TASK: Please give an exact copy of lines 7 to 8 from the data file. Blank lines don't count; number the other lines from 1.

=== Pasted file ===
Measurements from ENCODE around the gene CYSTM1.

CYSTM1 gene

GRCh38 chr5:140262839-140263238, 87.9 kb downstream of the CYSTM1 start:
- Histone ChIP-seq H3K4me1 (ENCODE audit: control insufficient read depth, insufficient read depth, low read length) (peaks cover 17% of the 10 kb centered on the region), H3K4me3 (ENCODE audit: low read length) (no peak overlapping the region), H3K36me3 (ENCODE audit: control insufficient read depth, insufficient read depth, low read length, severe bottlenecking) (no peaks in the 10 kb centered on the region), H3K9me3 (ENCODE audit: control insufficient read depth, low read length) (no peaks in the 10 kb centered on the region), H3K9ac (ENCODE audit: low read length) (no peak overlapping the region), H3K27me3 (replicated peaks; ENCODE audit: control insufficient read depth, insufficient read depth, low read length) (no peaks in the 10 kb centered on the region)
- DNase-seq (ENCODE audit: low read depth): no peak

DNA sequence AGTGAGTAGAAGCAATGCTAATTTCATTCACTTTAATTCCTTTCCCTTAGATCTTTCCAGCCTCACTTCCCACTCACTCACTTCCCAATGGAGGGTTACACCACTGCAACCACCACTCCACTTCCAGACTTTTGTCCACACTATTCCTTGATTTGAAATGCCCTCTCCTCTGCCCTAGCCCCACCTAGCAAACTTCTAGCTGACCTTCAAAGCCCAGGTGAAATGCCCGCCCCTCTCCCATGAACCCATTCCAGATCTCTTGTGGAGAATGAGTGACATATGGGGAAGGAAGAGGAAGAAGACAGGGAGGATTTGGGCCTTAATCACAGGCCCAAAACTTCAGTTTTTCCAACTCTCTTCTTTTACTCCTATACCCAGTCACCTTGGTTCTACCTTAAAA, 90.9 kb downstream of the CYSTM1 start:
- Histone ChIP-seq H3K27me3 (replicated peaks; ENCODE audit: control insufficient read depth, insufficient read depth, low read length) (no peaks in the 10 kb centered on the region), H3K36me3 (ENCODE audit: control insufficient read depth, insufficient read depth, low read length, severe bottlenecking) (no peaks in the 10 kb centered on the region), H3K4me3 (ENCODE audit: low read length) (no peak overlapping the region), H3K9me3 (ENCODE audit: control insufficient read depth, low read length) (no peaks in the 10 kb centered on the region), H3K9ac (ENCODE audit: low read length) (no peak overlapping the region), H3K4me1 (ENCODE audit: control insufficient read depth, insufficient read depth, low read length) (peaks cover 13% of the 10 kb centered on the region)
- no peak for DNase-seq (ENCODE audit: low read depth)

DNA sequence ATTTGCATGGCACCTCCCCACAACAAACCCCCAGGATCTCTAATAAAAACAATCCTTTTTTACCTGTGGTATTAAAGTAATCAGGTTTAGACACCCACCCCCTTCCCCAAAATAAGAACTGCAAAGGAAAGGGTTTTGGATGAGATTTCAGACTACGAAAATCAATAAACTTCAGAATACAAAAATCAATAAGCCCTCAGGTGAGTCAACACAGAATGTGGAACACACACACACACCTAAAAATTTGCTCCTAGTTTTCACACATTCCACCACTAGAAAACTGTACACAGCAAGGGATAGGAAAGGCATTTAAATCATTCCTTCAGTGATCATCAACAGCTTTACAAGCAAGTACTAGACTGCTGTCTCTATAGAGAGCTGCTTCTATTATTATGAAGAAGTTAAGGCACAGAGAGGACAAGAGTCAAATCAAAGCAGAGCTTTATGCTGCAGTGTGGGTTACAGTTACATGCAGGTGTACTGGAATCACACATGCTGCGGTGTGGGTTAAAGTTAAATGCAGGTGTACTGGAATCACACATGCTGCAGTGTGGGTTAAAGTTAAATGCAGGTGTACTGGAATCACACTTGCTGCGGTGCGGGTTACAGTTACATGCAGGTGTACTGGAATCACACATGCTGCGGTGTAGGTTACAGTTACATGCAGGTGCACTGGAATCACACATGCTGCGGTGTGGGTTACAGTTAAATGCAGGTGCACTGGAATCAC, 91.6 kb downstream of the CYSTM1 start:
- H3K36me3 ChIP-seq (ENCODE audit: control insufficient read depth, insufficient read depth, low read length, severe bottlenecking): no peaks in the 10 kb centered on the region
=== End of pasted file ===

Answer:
- Histone ChIP-seq H3K27me3 (replicated peaks; ENCODE audit: control insufficient read depth, insufficient read depth, low read length) (no peaks in the 10 kb centered on the region), H3K36me3 (ENCODE audit: control insufficient read depth, insufficient read depth, low read length, severe bottlenecking) (no peaks in the 10 kb centered on the region), H3K4me3 (ENCODE audit: low read length) (no peak overlapping the region), H3K9me3 (ENCODE audit: control insufficient read depth, low read length) (no peaks in the 10 kb centered on the region), H3K9ac (ENCODE audit: low read length) (no peak overlapping the region), H3K4me1 (ENCODE audit: control insufficient read depth, insufficient read depth, low read length) (peaks cover 13% of the 10 kb centered on the region)
- no peak for DNase-seq (ENCODE audit: low read depth)